Just four days later the same illness took the life of Reddall’s daughter, Julia, aged 14. She died on 3rd December 1838. (10)
Then, just two years later tragedy struck again when on 1st December 1840, Luke Reddall drowned at Dora Dora while chasing horses from an island in the middle of the Murray River.
DEATH NOTICE; ‘On the 1st instant, caused by incautiously swimming in the Murray River, LUKE WILLIAM REDDALL, deeply lamented by his family, and all who knew him. The young men of Australia, esteemed him greatly, and the senior members admired his moral line of conduct; he was in his twenty-eighth year.’ (7)
Dora Dora station was in both brothers names (5) however there is no record of John Reddall being at Dora Dora. In 1840, John Reddall, who had been active in trade between Sydney and India went bankrupt and by 1844 was confined in the mental asylum at Tarban Creek, Gladesville. He died aged 47. (8)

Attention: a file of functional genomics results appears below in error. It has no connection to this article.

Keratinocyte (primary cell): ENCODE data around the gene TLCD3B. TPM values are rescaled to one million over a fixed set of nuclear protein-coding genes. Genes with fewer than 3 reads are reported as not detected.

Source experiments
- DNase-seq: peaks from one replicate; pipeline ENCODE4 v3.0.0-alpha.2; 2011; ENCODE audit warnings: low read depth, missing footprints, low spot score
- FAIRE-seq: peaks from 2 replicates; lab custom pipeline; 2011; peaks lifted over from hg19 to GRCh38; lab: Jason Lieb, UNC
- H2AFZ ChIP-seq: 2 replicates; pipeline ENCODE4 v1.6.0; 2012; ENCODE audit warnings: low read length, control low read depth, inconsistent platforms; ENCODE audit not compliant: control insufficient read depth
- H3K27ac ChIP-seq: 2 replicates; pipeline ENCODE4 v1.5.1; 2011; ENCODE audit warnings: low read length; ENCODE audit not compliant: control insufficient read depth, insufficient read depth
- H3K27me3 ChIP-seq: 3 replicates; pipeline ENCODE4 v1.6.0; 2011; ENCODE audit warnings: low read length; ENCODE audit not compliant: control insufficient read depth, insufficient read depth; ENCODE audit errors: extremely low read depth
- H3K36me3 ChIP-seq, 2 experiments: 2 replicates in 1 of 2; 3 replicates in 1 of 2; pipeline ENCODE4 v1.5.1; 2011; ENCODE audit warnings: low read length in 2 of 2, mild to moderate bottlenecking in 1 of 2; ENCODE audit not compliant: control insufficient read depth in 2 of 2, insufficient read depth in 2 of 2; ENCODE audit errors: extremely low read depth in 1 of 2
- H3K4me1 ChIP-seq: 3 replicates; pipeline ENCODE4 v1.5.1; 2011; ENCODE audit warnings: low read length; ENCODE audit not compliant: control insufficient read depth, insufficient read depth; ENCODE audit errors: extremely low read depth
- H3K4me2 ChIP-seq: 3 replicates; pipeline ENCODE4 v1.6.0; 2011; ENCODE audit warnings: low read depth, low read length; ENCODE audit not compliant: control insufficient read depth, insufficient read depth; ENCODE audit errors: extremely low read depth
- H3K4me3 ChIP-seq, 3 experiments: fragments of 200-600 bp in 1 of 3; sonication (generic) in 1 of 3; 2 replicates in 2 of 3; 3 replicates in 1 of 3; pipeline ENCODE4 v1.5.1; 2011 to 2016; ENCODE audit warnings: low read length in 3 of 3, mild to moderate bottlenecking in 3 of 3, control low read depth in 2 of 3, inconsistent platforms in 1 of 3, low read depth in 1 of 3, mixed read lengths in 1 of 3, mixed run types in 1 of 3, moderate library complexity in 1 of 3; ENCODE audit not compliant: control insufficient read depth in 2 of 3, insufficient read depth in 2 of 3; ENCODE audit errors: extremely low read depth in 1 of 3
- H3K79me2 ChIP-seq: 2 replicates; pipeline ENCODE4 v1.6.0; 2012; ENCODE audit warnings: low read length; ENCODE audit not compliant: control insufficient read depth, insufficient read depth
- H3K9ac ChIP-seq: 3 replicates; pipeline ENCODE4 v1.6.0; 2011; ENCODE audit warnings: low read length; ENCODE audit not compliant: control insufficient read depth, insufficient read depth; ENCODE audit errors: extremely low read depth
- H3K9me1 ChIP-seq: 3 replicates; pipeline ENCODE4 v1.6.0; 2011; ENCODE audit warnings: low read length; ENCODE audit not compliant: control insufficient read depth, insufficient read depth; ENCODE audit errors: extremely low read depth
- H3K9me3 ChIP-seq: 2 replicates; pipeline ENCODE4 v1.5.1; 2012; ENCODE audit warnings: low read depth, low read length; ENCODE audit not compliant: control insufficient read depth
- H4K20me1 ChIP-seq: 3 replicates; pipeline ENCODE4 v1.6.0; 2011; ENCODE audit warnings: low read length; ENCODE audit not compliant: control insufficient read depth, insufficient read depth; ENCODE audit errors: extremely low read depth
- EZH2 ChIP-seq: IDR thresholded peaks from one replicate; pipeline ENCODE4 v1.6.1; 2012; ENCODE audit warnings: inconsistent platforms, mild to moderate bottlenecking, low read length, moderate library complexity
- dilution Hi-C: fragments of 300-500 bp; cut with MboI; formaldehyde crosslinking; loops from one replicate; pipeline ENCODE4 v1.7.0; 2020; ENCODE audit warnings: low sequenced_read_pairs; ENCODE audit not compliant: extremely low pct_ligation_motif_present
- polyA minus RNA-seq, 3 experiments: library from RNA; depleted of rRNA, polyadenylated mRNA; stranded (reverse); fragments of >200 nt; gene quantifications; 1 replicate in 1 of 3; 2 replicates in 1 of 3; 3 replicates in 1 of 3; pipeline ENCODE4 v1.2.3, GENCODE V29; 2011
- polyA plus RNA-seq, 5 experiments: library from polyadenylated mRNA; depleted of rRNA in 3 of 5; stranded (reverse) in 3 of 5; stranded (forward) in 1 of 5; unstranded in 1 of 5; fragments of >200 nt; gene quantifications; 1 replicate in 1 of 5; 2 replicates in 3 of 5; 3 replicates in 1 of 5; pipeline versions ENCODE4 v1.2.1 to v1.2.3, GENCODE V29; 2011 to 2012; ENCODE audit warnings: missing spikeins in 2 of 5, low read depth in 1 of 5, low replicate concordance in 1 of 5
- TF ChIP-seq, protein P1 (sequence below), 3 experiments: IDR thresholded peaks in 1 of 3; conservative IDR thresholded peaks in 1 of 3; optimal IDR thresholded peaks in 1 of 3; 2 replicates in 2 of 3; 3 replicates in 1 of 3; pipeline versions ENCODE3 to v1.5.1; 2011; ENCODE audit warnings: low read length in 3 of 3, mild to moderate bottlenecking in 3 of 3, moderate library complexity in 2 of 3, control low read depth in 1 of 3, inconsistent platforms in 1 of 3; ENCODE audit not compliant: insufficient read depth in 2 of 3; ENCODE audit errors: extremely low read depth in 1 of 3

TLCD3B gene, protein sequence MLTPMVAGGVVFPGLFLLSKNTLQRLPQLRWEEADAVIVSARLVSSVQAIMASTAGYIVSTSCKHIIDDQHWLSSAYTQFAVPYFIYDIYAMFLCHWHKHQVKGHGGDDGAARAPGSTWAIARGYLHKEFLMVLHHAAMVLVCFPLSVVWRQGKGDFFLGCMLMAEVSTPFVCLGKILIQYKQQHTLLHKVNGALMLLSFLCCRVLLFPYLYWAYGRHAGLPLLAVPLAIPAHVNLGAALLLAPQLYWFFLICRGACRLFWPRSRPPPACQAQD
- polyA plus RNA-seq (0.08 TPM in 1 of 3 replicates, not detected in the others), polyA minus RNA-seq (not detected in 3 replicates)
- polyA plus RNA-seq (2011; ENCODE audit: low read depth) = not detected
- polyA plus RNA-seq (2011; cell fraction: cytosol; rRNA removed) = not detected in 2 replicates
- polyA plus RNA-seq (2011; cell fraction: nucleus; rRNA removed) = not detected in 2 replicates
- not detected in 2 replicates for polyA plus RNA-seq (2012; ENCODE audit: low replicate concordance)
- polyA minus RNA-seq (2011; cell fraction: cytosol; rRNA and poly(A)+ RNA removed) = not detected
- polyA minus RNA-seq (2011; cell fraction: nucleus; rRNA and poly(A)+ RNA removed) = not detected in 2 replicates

CA Smithwick wrote that Herriot got on well with the local indigenous people especially their chief, whom he taught to speak English. After Herriot had been there about a year a lot of strangers joined the little mob that frequented the station. These new fellows started spearing cattle and when told to stop they laid plans to attack the hut and its occupants. (3)
The chief, a Wiradjuri elder, known as King George came to the hut during the night and told Elliot Heriot of the impending raid. (1) (3) (4)
Some accounts say the Blacks were overzealous and sent flaming spears at the out-buildings setting them on fire which gave enough light for the white men to see their attackers and shoot seven or eight. But it seems unlikely the indigenous people would place themselves in such danger.